Sunday, November 27, 2011

Christmas in November. Or, How I Nearly Went Mad.

Thanksgiving is my favourite holiday, hands-down. 

Not just because it involves shovelling copious amounts of meat and potatoes and other assorted delicacies into my mouth (although I’ll admit, this is pretty central to its genius).  Not just because in the Bay Area we eat two Thanksgivings, and always make sure that we cook enough to have a couple of days of leftovers.  Or even because it involves bringing all the family together.  No, I appreciate Thanksgiving because of the sterling work it does at keeping Christmas at bay. 

Not that I have anything at Christmas.  Again, it involves loads of good eating—tamales on Christmas Eve and sauerbraten on Christmas Day.  And it brings family from the four corners of, well, the Bay Area, plus some Texan outliers.  But Christmas is something you ideally start thinking about in mid-December, when the thought that you should be buying a couple of gifts idly flits across your mind.  You can hum along to carols you hear on the radio, enjoy the lights on Telegraph Avenue at night, and then, on the 22nd or 23rd, remember those gifts.  And then before you know it the magical moment of stuffing your face with polvorones and mashed potatoes and ginger bread is upon you.

This ideal situation seldom occurs in the U.S, where retailers conspire to shove the Hallmark version of the holidays down our throats, and where radio DJs barely have the grace to wait ‘til we’ve finished the fourth round of Thanksgiving leftovers before they assail us with jolly tunes that have us all violently twitching inside a week or two. 

But in Britain there is no Thanksgiving (meaning that I have a lot to make up for at the holiday dinner tables), and I found myself passing Somerset House in London a few weeks ago only to see that workers were already putting up the skating rink.  In NovemberEarly November for that matter.  But maybe ice-skating could just be excused as a wintery thing.  Then why the Christmas tree going up right behind the rink?  I was in Oxford for the first day or two of November, and lights were going up over the high street.  And they have now been up over King’s Parade for some time in Cambridge.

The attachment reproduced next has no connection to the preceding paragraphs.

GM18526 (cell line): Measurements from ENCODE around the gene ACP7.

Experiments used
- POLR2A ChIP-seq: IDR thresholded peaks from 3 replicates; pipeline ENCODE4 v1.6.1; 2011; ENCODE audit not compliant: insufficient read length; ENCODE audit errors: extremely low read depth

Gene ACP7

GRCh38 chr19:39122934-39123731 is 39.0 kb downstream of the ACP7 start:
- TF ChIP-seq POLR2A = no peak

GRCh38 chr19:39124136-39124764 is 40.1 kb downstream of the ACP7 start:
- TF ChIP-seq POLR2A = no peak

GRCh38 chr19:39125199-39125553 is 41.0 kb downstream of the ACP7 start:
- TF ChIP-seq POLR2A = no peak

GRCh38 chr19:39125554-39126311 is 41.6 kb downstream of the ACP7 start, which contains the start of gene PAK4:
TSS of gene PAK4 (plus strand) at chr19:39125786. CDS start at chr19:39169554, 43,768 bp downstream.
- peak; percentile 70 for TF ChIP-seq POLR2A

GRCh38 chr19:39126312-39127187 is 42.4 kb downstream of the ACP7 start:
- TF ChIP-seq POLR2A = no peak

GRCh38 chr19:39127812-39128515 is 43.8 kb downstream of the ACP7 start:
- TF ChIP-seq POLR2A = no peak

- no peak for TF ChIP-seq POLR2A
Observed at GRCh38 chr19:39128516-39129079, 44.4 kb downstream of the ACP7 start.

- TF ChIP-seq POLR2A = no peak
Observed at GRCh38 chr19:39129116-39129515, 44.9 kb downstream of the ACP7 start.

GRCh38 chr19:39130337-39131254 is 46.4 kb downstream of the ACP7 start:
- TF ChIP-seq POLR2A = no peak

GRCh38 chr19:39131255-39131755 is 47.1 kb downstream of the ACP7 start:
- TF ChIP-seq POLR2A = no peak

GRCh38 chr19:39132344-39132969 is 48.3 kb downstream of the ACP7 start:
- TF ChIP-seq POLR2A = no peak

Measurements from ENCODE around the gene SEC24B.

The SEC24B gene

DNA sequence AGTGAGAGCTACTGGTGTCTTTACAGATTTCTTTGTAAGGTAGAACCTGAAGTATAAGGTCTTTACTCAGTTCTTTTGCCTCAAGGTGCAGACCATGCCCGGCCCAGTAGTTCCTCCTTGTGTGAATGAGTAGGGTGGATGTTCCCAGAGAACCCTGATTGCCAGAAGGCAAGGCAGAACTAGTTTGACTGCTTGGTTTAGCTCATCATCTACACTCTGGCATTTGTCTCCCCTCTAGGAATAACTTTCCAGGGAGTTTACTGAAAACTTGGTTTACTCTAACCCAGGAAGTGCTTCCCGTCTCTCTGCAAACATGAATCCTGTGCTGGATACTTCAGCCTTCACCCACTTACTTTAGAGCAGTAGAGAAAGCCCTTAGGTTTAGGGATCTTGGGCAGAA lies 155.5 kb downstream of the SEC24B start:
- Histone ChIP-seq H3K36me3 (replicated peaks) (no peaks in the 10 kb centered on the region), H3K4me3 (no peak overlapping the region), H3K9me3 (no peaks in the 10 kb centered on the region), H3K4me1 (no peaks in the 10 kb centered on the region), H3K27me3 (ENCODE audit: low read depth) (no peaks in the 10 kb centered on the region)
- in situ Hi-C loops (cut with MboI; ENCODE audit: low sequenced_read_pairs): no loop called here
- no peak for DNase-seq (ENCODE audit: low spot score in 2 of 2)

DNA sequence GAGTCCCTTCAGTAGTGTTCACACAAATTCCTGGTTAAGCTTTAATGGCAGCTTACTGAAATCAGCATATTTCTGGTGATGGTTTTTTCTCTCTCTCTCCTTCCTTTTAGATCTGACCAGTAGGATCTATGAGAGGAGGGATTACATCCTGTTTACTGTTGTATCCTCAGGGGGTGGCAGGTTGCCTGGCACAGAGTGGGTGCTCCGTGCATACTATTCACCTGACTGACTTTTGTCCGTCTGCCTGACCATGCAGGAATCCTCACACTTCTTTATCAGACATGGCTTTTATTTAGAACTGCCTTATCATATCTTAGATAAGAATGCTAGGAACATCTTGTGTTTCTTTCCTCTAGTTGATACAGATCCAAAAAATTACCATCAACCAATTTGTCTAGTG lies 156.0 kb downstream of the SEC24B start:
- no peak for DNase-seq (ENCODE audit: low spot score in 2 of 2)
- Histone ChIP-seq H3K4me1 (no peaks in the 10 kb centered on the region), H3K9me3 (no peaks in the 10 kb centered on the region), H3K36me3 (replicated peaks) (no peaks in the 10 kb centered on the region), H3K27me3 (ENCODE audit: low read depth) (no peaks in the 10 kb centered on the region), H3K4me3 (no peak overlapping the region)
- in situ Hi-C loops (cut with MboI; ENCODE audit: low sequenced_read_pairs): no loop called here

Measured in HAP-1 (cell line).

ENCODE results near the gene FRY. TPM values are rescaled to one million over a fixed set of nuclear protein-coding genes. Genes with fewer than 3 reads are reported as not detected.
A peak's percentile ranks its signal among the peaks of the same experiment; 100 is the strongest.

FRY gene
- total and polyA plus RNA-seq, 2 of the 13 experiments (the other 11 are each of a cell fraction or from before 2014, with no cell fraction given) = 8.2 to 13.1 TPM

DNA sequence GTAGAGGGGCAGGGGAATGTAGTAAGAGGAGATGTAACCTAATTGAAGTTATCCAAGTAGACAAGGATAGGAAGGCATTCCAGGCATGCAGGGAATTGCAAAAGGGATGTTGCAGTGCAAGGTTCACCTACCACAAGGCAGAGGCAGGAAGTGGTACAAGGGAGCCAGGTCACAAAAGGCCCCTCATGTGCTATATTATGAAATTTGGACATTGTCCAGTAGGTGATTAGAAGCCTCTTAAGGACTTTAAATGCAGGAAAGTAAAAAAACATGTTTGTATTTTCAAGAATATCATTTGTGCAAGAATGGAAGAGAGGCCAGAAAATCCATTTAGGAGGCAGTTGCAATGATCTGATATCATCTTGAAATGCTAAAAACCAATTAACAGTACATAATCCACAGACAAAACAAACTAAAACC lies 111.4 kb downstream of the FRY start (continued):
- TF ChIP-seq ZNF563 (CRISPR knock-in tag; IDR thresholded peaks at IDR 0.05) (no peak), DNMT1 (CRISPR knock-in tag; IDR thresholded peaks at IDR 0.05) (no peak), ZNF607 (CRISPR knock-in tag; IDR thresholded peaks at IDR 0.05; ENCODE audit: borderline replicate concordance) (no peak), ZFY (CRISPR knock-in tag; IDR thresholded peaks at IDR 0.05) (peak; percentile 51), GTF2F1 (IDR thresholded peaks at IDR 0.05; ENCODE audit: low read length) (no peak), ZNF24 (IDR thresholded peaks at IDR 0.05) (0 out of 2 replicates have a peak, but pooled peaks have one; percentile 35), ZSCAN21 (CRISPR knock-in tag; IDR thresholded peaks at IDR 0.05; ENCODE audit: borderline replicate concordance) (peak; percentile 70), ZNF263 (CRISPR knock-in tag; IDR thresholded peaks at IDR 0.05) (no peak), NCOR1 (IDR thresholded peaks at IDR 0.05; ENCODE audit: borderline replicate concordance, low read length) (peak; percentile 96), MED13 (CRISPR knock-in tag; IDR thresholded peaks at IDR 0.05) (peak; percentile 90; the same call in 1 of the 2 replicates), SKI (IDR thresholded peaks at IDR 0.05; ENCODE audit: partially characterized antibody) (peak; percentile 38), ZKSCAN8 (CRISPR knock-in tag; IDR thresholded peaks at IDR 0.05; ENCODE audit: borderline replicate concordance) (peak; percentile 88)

I went down to the National Archives at Kew on Saturday.  It involves 5-6 hours of travel roundtrip from Cambridge, so it’s a journey I avoid making when I can, but the lure of the Kariba Dam (my latest historical obsession) was too great to resist.  Between the underground and the Archives, the neighbourhoods consist of these bucolic, semi-detached suburban homes.  And on heading home for the day, I saw a mother and her children unloading a Christmas Tree from their car.  It’s not even December yet!  Surely it will be dead before the 24th rolls around. 

But I chastised my inner Grinch and thought that I should at least enjoy the sentimental aspects of the holidays.  I had even talked myself round to stopping off at Somerset House to soak up some of the holiday atmosphere (spending an hour going in circles on an ice-rink on one's backside might not be my thing, but it can be entertaining to see other people do it), when the underground train reached Knightsbridge. 

On they piled, in their thousands, at least!  They were dressed to the nines, bedecked with holiday bells, and must have been suffocating under all the coats and hats.  They flailed, yelled, and whipped their Harrods bags around with abandon.  While an Anthropologist of the Armpit might have been right at home, I found myself gasping for breath, trapped between two highly-excited shoppers, buffeted by their purchases, assailed by their over-loud voices.

I staggered out of the tube at King’s Cross, fled to my train, and promptly fell asleep, exhausted by altogether too much holiday spirit.  The man in the seat next to me thoughtfully woke me up at Royston to be sure that this wasn’t my stop.  “Where are you getting off?” he asked.  “Downtown Berkeley”, I slurred as I struggled to regain a proper sense of my surroundings, and he gave me the kind of look I give the guy wearing the feather and skins and carrying the boom-box who sometimes sidles up to people on BART...

I think I’ll write to Andrew Lansley, one of the Cambridge MPs, and see whether he can’t do something useful instead of privatising the NHS, and declare Thanksgiving a British holiday. 

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